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Don Bosco `boys' reminisce about their good old days

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CELEBRATING THE PAST: The Don Bosco Matriculation Higher Secondary School batch of 1987 at a recent reunion at Mathsya.
CELEBRATING THE PAST: The Don Bosco Matriculation Higher Secondary School batch of 1987 at a recent reunion at Mathsya.

Susan Muthalaly

Batch of 1987 gets together at Mathsya two decades after passing out of school

CHENNAI: The grubby-kneed boys of Don Bosco School batch of 1987 may not have all become doctors and engineers (which were the favoured ambitions those days).

But they do have among them the reigning World Number One chess champion, a successful city jeweller and computer engineer Rishi Kumar from the film `Roja', who was the dream man of the 90s.

Vishwanathan Anand, actors Arvind Swamy and Vijay Adhiraj and 20 other `boys' got together recently here at their Don Bosco classmate Ram Bhat's (or Bhatta) restaurant Mathsya two decades after their passing out of school. It was an informal gathering to celebrate each other and Anand's newly acquired world number one status.

Anand mingled with his classmates, posed for photos and caught up with people he lost contact with several years ago. "There are these faces I haven't seen in a while, so it's nice," he said.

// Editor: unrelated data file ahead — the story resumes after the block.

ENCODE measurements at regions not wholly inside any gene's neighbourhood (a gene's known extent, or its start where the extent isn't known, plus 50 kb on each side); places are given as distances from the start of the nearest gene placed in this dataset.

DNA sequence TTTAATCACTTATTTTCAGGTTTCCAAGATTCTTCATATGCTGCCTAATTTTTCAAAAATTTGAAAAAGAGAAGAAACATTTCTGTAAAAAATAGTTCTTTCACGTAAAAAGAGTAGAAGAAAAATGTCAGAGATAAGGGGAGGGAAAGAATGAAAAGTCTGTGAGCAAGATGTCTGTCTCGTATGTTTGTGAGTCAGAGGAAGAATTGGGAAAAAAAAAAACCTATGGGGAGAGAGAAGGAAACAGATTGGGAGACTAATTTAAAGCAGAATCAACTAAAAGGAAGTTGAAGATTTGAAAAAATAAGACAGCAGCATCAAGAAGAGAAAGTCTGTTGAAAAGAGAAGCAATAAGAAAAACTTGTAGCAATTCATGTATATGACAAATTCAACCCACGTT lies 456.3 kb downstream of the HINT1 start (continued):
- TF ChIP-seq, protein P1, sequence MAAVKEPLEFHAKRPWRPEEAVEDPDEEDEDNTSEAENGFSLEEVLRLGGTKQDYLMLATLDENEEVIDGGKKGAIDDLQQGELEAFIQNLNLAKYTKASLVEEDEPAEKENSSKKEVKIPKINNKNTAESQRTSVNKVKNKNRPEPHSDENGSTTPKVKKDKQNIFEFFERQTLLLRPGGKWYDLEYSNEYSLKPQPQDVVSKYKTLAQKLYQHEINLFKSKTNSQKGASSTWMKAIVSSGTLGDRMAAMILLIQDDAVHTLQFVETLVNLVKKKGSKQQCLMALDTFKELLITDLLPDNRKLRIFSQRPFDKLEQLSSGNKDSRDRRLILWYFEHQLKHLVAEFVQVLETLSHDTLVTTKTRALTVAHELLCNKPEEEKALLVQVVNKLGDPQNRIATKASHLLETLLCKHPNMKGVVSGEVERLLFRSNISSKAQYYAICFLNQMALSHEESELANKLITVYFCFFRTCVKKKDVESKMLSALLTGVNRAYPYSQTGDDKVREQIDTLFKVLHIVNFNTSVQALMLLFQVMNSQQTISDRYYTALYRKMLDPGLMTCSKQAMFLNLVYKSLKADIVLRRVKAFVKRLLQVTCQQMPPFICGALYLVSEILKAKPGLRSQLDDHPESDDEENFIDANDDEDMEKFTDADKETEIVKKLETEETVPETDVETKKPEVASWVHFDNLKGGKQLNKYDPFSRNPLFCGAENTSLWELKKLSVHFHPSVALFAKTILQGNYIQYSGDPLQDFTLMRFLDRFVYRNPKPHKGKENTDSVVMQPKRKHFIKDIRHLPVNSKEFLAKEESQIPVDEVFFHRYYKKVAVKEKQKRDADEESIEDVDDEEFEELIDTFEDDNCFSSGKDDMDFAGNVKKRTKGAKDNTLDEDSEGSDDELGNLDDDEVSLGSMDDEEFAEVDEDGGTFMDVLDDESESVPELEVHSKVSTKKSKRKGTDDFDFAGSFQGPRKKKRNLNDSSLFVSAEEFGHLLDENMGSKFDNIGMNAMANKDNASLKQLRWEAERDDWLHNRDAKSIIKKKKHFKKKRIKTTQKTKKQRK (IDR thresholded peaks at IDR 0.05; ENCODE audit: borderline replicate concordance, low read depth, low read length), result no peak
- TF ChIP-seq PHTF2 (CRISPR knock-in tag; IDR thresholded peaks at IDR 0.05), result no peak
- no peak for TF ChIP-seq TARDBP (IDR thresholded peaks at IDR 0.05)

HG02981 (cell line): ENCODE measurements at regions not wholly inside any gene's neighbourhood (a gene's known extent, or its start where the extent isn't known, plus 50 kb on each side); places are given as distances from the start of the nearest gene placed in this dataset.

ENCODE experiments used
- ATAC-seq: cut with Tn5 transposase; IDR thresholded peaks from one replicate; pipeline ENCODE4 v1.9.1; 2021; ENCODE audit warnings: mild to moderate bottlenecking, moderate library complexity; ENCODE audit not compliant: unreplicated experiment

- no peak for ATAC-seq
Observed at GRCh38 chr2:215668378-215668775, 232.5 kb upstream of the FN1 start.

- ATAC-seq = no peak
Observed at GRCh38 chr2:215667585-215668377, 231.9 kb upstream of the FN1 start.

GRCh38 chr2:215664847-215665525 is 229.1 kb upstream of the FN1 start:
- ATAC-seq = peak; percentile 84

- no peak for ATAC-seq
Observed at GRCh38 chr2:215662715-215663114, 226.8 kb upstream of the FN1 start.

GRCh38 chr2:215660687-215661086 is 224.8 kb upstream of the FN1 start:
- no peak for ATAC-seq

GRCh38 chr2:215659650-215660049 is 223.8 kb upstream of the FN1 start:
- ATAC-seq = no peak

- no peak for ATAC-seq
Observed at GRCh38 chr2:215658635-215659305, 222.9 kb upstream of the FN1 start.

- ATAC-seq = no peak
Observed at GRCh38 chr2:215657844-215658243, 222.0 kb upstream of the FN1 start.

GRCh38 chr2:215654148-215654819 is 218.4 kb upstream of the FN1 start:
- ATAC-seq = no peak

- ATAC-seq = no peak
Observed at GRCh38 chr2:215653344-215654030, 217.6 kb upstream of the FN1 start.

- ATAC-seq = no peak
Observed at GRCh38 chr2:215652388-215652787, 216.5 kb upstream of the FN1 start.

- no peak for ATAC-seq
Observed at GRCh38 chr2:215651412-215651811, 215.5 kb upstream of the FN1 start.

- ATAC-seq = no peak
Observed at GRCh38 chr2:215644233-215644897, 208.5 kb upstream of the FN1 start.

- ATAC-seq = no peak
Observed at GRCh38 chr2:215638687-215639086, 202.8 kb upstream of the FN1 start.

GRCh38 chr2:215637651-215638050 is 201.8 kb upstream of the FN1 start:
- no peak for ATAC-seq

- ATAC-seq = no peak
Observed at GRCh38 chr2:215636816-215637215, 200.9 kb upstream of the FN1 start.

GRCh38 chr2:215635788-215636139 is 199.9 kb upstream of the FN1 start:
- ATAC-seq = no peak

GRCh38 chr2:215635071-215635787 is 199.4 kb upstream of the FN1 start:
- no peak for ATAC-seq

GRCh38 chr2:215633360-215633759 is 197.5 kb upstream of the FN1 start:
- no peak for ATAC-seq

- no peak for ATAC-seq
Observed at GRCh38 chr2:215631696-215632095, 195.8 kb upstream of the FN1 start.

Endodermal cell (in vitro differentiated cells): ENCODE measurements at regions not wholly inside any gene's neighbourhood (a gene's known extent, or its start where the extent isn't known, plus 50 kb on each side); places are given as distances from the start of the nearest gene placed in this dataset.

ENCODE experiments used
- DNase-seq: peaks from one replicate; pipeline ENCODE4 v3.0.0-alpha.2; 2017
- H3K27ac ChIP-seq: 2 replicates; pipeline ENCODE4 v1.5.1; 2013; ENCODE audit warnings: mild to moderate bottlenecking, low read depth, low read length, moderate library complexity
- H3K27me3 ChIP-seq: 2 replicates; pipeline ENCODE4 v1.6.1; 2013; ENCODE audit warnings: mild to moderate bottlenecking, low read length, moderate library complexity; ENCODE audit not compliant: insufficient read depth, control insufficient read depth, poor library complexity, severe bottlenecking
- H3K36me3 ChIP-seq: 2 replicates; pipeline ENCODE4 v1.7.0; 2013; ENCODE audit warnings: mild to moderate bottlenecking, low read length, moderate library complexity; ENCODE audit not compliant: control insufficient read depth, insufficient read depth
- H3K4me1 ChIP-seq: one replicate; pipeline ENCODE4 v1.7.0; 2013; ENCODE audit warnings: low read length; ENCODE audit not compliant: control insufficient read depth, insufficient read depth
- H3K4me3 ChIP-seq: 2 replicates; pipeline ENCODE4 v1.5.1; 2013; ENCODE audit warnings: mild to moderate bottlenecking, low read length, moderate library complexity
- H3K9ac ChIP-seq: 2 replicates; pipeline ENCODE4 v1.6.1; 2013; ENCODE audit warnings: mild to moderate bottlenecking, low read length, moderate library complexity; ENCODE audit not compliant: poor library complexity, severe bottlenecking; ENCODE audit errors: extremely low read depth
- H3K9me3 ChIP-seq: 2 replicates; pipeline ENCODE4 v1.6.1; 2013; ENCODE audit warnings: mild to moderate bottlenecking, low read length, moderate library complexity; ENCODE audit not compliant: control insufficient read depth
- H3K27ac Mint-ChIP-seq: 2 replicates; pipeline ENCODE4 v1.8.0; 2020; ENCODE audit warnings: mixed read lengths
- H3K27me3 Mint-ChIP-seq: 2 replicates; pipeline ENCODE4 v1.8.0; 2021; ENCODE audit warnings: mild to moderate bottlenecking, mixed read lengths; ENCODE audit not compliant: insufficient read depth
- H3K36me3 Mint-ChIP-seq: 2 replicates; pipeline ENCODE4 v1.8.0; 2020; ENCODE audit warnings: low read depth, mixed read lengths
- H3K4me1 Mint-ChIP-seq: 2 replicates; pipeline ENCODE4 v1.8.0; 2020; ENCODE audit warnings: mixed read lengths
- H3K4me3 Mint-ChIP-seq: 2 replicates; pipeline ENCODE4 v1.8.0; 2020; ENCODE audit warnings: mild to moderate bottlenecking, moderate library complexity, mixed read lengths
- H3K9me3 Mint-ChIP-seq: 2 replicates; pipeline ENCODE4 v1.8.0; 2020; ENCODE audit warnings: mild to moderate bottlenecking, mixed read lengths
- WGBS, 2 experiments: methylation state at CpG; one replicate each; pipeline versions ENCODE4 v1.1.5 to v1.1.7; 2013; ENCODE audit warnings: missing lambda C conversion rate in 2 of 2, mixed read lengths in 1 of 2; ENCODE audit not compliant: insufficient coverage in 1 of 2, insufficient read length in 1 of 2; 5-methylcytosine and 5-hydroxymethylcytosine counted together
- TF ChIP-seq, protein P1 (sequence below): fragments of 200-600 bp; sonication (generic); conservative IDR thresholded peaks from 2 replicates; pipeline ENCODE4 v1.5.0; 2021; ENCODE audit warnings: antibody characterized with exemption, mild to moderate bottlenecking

The men reminisced about school days over food that they had relished even as children, as they were frequent visitors to Mathsya.

Adhiraj, now a successful TV personality, said he wanted to be a doctor back then. "But with my marks, I couldn't even have made it as a compounder," he said, guffawing.

Anand, who started playing chess when he was six, was pretty sure he wanted to be a chess player. When asked for interesting anecdotes, he claimed he was a "well-behaved" boy. "The only time I bunked assembly, as luck would have it, the principal, Father Simon, announced my name and I got caught."

Arvind Swamy said the school culturals were the highlight of his growing-up years. "Strangely, I used to be in the dance team. I know it didn't show in my films," he said, grinning.

Adhiraj summed up the general opinion, saying, "I'd any day trade everything to get back my school days."

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